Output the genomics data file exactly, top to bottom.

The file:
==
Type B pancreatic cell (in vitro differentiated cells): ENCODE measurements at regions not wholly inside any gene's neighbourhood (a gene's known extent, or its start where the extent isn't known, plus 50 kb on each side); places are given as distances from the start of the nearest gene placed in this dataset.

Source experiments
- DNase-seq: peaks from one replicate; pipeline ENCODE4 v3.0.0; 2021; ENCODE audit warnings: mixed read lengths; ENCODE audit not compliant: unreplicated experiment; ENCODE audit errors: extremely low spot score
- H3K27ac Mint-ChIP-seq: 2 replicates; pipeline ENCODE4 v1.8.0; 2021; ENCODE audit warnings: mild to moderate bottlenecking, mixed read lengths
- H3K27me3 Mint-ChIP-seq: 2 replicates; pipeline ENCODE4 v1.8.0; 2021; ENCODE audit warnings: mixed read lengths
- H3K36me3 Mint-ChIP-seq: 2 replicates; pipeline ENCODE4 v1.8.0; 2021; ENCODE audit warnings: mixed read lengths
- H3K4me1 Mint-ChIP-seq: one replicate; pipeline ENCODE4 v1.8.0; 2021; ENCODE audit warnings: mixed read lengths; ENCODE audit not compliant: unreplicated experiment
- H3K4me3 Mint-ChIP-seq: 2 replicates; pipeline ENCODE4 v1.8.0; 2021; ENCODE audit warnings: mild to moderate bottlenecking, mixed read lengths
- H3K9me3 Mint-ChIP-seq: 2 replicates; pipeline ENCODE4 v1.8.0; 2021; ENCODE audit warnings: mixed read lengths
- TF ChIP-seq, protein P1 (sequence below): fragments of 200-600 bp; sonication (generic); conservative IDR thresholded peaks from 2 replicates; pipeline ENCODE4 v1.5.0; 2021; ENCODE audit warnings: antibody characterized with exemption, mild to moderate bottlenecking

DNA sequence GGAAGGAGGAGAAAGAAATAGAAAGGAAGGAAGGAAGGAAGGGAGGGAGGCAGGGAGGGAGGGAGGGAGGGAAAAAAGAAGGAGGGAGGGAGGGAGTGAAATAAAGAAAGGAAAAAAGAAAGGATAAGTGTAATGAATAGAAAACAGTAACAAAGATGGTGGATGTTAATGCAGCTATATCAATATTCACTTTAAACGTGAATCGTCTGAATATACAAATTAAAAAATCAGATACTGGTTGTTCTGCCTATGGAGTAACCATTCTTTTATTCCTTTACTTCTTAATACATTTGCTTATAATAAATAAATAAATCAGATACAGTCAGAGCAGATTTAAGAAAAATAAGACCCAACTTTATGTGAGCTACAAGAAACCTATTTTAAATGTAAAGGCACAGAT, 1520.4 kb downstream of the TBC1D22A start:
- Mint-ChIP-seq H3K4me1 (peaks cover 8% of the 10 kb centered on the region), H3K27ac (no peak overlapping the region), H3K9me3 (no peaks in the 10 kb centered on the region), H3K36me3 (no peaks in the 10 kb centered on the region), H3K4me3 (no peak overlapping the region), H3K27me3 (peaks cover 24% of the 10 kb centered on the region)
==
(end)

Type B pancreatic cell (in vitro differentiated cells): ENCODE measurements at regions not wholly inside any gene's neighbourhood (a gene's known extent, or its start where the extent isn't known, plus 50 kb on each side); places are given as distances from the start of the nearest gene placed in this dataset.

Source experiments
- DNase-seq: peaks from one replicate; pipeline ENCODE4 v3.0.0; 2021; ENCODE audit warnings: mixed read lengths; ENCODE audit not compliant: unreplicated experiment; ENCODE audit errors: extremely low spot score
- H3K27ac Mint-ChIP-seq: 2 replicates; pipeline ENCODE4 v1.8.0; 2021; ENCODE audit warnings: mild to moderate bottlenecking, mixed read lengths
- H3K27me3 Mint-ChIP-seq: 2 replicates; pipeline ENCODE4 v1.8.0; 2021; ENCODE audit warnings: mixed read lengths
- H3K36me3 Mint-ChIP-seq: 2 replicates; pipeline ENCODE4 v1.8.0; 2021; ENCODE audit warnings: mixed read lengths
- H3K4me1 Mint-ChIP-seq: one replicate; pipeline ENCODE4 v1.8.0; 2021; ENCODE audit warnings: mixed read lengths; ENCODE audit not compliant: unreplicated experiment
- H3K4me3 Mint-ChIP-seq: 2 replicates; pipeline ENCODE4 v1.8.0; 2021; ENCODE audit warnings: mild to moderate bottlenecking, mixed read lengths
- H3K9me3 Mint-ChIP-seq: 2 replicates; pipeline ENCODE4 v1.8.0; 2021; ENCODE audit warnings: mixed read lengths
- TF ChIP-seq, protein P1 (sequence below): fragments of 200-600 bp; sonication (generic); conservative IDR thresholded peaks from 2 replicates; pipeline ENCODE4 v1.5.0; 2021; ENCODE audit warnings: antibody characterized with exemption, mild to moderate bottlenecking

DNA sequence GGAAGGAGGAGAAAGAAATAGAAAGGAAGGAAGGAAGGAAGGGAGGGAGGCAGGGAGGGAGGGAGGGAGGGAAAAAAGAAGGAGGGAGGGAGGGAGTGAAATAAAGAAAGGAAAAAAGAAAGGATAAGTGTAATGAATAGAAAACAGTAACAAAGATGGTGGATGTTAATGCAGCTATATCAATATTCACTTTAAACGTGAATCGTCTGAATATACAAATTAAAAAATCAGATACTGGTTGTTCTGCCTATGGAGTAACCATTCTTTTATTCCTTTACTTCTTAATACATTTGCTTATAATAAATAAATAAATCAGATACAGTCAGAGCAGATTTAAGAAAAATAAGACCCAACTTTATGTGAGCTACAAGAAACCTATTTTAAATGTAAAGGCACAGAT, 1520.4 kb downstream of the TBC1D22A start:
- Mint-ChIP-seq H3K4me1 (peaks cover 8% of the 10 kb centered on the region), H3K27ac (no peak overlapping the region), H3K9me3 (no peaks in the 10 kb centered on the region), H3K36me3 (no peaks in the 10 kb centered on the region), H3K4me3 (no peak overlapping the region), H3K27me3 (peaks cover 24% of the 10 kb centered on the region)